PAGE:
The Equal Employment Opportunity Commission’s regulations implementing the ADA Amendments Act of 2008 are currently before the Office of Management and Budget for review prior to publication in proposed form later this year. In adopting the rules, the EEOC failed to accept Congress’s invitation to establish by regulation what “substantial impairment” means. To be protected under the ADA, an individual must have a substantial impairment of a major life activity.
In the ADAAA, Congress explicitly overruled the Supreme Court’s Williams decision, stating that it had set too high the bar for proving substantial impairment. However, Congress declined to adopt a specific standard, leaving it to the EEOC and federal courts to determine. With the EEOC declining to adopt a definition of substantial impairment through regulations, federal courts will be left to make individual decisions on this question. How sick or injured does someone have to be to be considered disabled under the ADA? How significantly does the major life activity have to be affected by the medical condition?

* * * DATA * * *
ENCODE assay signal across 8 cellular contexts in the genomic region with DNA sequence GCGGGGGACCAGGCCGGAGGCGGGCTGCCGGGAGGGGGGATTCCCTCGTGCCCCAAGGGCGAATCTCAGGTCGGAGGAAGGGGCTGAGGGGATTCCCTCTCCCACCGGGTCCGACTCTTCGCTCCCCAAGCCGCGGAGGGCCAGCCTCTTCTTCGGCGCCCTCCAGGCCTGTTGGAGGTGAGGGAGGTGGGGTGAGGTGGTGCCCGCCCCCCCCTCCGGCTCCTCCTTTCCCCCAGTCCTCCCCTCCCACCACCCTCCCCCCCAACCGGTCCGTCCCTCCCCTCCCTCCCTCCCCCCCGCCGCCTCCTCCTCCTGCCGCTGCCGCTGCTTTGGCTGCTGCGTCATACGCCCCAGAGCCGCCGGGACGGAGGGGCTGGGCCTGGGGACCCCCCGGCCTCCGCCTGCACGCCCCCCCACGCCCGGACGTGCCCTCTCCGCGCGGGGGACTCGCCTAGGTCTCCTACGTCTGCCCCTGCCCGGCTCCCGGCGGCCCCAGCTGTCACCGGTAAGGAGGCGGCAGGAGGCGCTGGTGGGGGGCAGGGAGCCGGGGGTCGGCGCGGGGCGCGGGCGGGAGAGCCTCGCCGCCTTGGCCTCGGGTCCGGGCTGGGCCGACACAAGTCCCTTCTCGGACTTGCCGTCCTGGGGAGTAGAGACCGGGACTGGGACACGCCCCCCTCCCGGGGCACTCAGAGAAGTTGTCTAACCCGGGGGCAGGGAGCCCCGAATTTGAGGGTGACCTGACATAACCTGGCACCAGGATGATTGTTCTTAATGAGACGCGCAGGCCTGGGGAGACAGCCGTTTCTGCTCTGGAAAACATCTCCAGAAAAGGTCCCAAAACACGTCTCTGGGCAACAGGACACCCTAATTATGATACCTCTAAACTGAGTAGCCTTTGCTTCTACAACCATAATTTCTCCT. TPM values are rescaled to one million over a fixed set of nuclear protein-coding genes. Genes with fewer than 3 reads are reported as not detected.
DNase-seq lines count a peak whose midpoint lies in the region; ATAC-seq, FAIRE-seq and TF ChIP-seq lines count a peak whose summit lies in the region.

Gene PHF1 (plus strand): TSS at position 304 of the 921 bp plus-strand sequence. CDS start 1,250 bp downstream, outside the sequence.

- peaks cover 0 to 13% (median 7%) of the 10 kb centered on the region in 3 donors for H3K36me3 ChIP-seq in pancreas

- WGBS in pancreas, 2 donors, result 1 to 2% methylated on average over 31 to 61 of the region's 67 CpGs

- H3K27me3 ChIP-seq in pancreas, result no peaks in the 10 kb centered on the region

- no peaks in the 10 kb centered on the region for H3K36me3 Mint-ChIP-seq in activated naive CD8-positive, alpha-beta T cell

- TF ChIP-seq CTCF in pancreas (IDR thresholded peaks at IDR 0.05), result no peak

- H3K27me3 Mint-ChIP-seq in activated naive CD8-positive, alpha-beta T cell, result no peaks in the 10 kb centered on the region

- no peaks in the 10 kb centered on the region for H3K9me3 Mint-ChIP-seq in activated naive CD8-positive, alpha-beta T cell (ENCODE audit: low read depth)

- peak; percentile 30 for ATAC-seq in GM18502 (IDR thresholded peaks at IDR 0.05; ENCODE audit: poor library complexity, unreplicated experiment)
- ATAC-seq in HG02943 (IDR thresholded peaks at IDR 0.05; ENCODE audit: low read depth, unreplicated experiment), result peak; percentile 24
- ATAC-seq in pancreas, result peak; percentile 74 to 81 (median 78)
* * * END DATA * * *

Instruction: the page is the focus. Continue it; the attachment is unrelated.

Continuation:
While this bar will not be set as high as was the case after Williams, litigants in ADA cases can be expected to continue to contest this definition, and employers may have a diminished but still possible opportunity to seek dismissal of ADA cases involving marginal medical conditions.